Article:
Finally, no one disparages more than I the lack of civility in our politics these days, but it is worth remembering on this 234th anniversary of the Declaration of Independence that we’ve always – always – had a quarrelsome politics. It is the nature, perhaps, of the beast. A fine little essay by historian Sean Wilentz reminds us that Jefferson was vilified as “a snake in the grass” for his role in the Declaration and John Marshall, the future great Chief Justice, could hardly bring himself to give ol’ Tom credit for the first draft of that famous and essential paper.

The more things change, as they say.

Happy July 4th to you and, yes, I’ll raise a glass today to all the Founders. They didn’t get everything right, but they did their part. What a country!

Weekend Potpourri

menckenFrom Mencken to the Dodgers…

Ever wonder about the origin of the term “banned in Boston?” It originated with what was called the Watch and Ward Society, as in watch for something bad and ward it off.

The caustic critic and reporter H.L. Mencken took those Boston blue bloods to task in 1926, trying and succeeding in getting himself arrested for distributing banned and “obscene” material – his magazine, the American Mercury.

My friends at the Massachusetts Humanities Council issue a wonderful, daily e-newsletter with a highlight of each day in the Bay State’s history. This week they featured the Mencken story, a classic example of one crusaders effort to counter censorship.

One of Mencken’s great quotes: “All [zoos] actually offer to the public in return for the taxes spent upon them a form of idle and witless amusement, compared to which a visit to a penitentiary, or even to a State legislature in session, is informing, stimulating and ennobling.” So there.

All is not well in Dodgerland

The Daily Beast has some of the lurid details of the high stakes, high money divorce of the McCourts, the owners of, among other things, one of the most storied franchises in sport – the Dodgers. Frank McCourt has said the divorce from his wife, Jamie – a divorce that the L.A. Times says will end up being the most expensive in state history (now that is saying a mouthful) – won’t disrupt the team.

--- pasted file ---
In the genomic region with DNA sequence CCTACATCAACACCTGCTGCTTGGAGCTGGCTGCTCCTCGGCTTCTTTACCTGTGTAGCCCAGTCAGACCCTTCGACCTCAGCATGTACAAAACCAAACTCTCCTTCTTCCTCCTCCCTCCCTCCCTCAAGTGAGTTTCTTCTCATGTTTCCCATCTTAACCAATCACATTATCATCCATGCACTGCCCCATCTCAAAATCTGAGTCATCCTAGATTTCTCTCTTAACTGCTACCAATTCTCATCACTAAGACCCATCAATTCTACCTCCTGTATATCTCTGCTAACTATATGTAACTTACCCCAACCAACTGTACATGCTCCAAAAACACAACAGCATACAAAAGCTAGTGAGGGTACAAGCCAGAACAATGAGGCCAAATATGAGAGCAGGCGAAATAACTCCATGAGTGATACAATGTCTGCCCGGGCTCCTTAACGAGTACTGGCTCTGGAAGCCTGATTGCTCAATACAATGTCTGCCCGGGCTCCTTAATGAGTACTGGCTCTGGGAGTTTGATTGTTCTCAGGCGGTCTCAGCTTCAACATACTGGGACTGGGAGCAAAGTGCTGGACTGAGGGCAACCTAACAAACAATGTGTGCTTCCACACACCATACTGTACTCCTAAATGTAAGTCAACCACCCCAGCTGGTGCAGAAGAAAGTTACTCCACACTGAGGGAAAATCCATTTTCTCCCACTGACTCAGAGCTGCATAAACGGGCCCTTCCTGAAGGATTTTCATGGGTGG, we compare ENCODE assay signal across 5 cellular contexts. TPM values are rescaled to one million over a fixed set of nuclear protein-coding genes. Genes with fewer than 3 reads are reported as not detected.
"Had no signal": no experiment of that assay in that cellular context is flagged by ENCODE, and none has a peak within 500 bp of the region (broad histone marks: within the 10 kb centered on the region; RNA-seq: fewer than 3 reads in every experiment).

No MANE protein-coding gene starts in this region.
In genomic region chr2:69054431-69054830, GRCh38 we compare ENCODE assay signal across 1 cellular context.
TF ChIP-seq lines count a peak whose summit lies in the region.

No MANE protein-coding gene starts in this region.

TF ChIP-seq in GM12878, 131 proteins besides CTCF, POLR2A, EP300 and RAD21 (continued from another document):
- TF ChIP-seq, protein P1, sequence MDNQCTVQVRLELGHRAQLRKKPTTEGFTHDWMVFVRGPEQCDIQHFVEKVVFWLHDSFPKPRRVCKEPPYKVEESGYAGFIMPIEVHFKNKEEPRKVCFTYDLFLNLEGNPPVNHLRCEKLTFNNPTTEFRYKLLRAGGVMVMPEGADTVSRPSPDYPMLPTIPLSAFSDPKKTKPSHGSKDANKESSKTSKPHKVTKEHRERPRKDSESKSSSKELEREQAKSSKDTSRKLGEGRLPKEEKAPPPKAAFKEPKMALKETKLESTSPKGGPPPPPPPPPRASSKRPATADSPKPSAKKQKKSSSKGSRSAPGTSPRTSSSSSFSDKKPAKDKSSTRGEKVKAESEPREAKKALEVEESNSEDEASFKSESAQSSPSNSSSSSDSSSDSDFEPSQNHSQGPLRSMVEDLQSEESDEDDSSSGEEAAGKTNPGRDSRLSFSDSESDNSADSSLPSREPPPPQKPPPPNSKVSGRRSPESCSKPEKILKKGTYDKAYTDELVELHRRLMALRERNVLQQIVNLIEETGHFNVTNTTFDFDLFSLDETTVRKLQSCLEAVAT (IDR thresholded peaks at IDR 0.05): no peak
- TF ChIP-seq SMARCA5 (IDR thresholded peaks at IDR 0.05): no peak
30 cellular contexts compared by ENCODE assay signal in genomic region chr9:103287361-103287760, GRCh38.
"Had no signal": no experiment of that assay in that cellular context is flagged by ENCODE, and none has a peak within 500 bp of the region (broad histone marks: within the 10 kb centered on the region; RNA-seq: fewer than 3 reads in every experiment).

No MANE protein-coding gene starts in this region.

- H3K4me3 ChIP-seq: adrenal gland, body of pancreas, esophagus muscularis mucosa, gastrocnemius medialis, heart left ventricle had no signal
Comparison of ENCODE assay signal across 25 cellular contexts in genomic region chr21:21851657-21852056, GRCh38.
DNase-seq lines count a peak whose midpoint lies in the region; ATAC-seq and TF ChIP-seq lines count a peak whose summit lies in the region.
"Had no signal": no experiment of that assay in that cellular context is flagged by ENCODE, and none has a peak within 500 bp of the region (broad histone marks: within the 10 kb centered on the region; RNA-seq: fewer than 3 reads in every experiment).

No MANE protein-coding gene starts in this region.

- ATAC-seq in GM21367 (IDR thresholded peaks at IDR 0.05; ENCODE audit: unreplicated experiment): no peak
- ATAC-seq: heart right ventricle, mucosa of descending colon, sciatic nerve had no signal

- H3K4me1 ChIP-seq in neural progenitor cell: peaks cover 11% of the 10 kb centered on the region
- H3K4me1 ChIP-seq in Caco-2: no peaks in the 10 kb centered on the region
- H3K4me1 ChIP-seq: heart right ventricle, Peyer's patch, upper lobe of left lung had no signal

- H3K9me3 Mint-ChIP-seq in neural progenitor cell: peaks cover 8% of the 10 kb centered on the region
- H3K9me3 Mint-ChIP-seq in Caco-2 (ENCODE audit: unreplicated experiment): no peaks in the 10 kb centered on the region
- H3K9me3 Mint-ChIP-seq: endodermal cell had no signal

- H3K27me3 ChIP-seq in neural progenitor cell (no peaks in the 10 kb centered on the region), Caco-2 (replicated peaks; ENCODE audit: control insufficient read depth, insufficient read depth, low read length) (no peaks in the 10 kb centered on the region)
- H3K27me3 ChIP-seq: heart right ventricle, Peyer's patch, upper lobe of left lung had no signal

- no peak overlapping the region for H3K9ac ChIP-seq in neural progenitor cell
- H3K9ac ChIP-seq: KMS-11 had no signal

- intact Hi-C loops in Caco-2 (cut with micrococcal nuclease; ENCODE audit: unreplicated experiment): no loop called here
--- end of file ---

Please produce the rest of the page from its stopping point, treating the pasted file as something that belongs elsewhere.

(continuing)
“My kids will own the Dodgers someday,” McCourt said. “As we get this matter resolved… things will get back to normal.” I hope so, but only for Joe Torre’s sake. He’s the only thing this Giants fan likes about the Angelenos.

And, oh by the way, you ever wonder how the super rich manage to get by? The Times also reports that from 2004-2009, the McCourts banked $108 million and didn’t pay a cent of income tax. Now, I really dislike the Dodgers.

Egan on Earthquakes

In his New York Times on line column Tim Egan ruminates about the earthquake that will someday hit Seattle.

“Living in earthquake country,” Egan says, “is the life embodiment of F. Scott Fitzgerald’s line about the ability to hold two opposing ideas in the mind at the same time while still being to able to function.”

The human mind is amazing. Intellectually we know disaster can strike any moment, but practically we (mostly) continue to carry on despite that realization.

Better it is to hold the cynicism in check and live the life of an optimist. As the great Mencken said: “A cynic is a man who, when he smells flowers, looks around for a coffin.”